Meanwhile, in midfield they let Jack Cork leave to Swansea City for £3 million. Cork is 25 and wasn’t interested in extending his contract that runs out this summer, so the move makes financial sense for Southampton, but a rumored follow-up deal for Tonny Vilhena of Feyenoord never materialized. So now, behind the stellar pairing of Morgan Schneiderlin and Victor Wanyama, first in line is Harrison Reed, the latest 20-year-old academy product from the Southampton factory. And while, yes, this is what Southampton do — sell a player for a profit and replace him with an academy grad — they’ll now be chasing a Champions League spot with a wet-behind-the-ears player just a hamstring pull away from starting. Southampton sure weren’t kidding about sticking to their plan.

Winger? Anybody? Winger?

aaron-lennon-yellowJan Kruger/Getty Images

Poor Aaron Lennon. He’s only 27, but he made his debut all the way back in 2003 for Leeds United.3 Lennon’s been with Tottenham since 2005, and he was an integral part of their lone Champions League run, orchestrating the one goal against AC Milan at the San Siro that brought the team to the quarterfinals. Four years later, and Spurs chairman Daniel Levy had to work his tail off just to find someone to take Lennon on a temporary loan. As traditional right-footed wingers become fewer and farther between — teams just don’t have much use for fast guys who can only get to the end line and cross a ball in — Lennon’s best attributes seem increasingly ill-suited to the modern game. Former Spurs managers André Villas-Boas and Tim Sherwood both tried moving him to the left — and even, occasionally, to the center — in the hopes his speed would become more of a direct goal threat from elsewhere. It didn’t, and this year he’s appeared in only nine games and started three.


3.

At the time, he was the youngest Premier League player ever.

At first, it seemed like Lennon was destined for the Great Northern Home for Wayward Spurs, Hull City, where Michael Dawson, Tom Huddlestone, and Jake Livermore have all been shipped in recent years, but that move fell through. Instead, he joined Roberto Martínez’s Finishing School for Wingers Who Are Not Quite As Good As They Should Be at Goodison Park. From Everton’s perspective, this move is a tacit admission that last year’s January buy, Aiden McGeady, and this year’s loan from Chelsea, Christian Atsu, just won’t do. When in doubt, bring in another winger who can’t get any minutes for a contending team.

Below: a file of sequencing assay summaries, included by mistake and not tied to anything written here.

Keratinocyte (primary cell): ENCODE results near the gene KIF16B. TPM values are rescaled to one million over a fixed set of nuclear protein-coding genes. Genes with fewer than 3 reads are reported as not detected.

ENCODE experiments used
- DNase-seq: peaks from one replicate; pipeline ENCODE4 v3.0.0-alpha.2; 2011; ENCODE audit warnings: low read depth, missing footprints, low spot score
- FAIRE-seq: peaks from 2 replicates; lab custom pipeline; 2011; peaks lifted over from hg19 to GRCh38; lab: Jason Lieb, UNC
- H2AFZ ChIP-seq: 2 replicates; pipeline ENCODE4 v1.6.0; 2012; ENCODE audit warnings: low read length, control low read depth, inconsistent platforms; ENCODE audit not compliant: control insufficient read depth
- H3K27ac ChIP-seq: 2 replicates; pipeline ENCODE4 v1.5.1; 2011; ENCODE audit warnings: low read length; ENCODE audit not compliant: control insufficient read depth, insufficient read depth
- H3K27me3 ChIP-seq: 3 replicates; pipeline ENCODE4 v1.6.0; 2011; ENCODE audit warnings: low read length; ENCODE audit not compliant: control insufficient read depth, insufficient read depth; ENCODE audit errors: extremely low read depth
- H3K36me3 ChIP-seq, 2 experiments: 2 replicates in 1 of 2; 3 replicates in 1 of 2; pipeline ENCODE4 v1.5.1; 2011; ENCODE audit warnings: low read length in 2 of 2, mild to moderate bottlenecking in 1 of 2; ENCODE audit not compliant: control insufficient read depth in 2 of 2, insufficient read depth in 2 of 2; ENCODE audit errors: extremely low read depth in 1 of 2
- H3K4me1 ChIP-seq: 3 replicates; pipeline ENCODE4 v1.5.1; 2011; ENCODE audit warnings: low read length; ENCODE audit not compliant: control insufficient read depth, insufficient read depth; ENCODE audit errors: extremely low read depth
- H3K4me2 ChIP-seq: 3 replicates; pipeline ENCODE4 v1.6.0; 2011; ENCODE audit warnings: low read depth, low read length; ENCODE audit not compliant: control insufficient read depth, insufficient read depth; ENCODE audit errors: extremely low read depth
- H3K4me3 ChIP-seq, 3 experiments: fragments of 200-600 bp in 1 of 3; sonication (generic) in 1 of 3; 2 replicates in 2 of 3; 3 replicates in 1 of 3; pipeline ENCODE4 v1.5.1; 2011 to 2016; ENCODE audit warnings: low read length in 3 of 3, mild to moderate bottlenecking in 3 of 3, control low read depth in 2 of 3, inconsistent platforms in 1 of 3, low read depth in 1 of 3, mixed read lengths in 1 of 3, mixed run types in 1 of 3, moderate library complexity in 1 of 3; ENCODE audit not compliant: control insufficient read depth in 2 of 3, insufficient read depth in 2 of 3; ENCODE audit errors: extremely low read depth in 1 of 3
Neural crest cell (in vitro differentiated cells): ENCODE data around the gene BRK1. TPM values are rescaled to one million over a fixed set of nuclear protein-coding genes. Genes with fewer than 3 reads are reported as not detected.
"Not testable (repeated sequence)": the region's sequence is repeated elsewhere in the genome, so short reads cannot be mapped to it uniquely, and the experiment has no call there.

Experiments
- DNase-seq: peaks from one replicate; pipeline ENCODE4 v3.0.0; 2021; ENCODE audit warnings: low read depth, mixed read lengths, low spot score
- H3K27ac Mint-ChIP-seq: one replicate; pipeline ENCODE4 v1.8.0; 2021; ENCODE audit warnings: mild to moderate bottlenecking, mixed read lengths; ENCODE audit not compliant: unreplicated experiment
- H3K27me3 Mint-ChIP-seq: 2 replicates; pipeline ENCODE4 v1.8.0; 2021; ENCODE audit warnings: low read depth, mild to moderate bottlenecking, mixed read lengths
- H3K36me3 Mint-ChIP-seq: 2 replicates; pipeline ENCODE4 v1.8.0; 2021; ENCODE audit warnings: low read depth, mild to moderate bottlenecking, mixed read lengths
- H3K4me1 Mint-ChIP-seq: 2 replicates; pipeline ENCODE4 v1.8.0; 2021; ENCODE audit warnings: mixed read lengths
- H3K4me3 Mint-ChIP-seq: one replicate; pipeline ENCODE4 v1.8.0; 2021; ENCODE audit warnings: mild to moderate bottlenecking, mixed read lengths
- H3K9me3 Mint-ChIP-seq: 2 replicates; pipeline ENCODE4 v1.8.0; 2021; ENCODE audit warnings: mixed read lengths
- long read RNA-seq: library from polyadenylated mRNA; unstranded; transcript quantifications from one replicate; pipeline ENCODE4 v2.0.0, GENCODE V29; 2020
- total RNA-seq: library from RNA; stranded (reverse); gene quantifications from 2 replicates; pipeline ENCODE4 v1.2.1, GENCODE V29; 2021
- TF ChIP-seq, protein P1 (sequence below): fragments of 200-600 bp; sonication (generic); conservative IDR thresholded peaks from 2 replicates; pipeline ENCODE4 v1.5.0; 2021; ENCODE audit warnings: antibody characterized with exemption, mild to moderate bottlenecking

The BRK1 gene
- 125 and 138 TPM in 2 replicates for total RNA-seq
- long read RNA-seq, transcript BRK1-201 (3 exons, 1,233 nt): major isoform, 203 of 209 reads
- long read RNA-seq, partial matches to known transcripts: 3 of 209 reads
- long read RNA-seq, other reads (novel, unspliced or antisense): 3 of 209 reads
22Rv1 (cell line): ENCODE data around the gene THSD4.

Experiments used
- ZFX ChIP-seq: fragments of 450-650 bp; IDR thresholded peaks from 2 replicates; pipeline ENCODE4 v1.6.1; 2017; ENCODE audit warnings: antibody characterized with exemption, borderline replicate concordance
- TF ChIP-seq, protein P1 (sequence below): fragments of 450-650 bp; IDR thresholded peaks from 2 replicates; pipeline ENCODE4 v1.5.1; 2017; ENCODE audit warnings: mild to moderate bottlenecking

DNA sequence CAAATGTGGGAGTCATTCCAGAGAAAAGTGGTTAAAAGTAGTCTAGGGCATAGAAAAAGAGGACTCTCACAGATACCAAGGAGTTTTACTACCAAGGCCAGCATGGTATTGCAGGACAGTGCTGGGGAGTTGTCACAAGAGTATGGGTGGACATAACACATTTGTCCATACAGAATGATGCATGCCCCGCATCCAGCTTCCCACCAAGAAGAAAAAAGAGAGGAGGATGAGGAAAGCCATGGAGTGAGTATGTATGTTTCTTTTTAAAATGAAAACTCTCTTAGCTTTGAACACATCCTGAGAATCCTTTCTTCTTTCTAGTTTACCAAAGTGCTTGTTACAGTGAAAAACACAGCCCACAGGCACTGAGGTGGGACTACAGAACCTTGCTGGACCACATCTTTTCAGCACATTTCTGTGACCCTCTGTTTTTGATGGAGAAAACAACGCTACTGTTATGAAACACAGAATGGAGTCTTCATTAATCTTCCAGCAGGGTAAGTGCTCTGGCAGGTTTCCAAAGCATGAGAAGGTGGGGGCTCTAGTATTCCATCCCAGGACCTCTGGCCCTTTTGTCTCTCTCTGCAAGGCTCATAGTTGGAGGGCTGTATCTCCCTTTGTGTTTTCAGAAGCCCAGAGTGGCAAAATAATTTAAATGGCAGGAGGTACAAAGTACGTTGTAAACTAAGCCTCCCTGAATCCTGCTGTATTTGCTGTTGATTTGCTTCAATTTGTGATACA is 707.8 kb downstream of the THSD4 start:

Back at White Hart Lane, Tottenham also sold backup right back Kyle Naughton to Swansea earlier in the window. Somehow, the 26-year-old — who lost his spot on the depth chart to a combination of Vlad Chiriches, who is a center back, and the great American hope DeAndre Yedlin, who has played zero minutes in the Premier League — fetched the same £5 million that Spurs shelled out to get him when he was a 21-year-old prospect at Sheffield United.

Did you just read 1,000 words about the comings and goings of backup wingers, a guy named Jack Cork, and third-string full-backs? Well, that’s on you, but it’s also just the new reality of the January transfer window.

Oh, Wait. One Last Thing: Arsenal Actually Bought a Defender!

His name is Gabriel Paulista. He is a real-life, 24-year-old center back of reasonable quality from Spanish upstarts Villarreal. The end of days may truly be upon us.